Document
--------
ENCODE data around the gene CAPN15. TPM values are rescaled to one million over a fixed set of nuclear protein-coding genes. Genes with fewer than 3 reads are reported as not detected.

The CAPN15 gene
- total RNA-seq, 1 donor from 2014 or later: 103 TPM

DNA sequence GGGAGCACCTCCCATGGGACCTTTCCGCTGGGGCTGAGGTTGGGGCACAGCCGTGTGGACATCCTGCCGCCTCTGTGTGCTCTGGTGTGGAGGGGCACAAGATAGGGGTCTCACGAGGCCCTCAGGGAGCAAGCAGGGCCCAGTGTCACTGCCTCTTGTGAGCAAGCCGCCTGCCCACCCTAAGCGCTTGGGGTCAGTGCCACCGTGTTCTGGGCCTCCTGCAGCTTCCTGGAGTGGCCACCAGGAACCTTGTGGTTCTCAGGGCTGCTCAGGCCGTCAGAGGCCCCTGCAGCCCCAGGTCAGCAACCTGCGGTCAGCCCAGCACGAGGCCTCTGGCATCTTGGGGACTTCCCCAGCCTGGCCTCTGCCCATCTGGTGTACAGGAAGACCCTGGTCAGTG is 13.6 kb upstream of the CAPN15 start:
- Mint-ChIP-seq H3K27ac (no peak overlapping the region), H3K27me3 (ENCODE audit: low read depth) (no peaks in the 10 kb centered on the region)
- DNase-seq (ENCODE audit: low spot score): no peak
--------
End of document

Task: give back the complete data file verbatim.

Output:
ENCODE data around the gene CAPN15. TPM values are rescaled to one million over a fixed set of nuclear protein-coding genes. Genes with fewer than 3 reads are reported as not detected.

The CAPN15 gene
- total RNA-seq, 1 donor from 2014 or later: 103 TPM

DNA sequence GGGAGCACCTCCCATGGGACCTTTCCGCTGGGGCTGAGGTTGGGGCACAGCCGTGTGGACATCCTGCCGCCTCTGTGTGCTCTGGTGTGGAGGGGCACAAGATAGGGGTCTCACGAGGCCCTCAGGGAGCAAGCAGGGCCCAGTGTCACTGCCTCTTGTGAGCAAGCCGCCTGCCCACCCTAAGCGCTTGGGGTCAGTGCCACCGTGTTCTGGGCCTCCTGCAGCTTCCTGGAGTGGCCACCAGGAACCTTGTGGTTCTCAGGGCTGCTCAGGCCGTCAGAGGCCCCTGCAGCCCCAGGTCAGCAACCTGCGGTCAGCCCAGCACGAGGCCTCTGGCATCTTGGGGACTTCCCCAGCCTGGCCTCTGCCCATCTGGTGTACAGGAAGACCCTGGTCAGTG is 13.6 kb upstream of the CAPN15 start:
- Mint-ChIP-seq H3K27ac (no peak overlapping the region), H3K27me3 (ENCODE audit: low read depth) (no peaks in the 10 kb centered on the region)
- DNase-seq (ENCODE audit: low spot score): no peak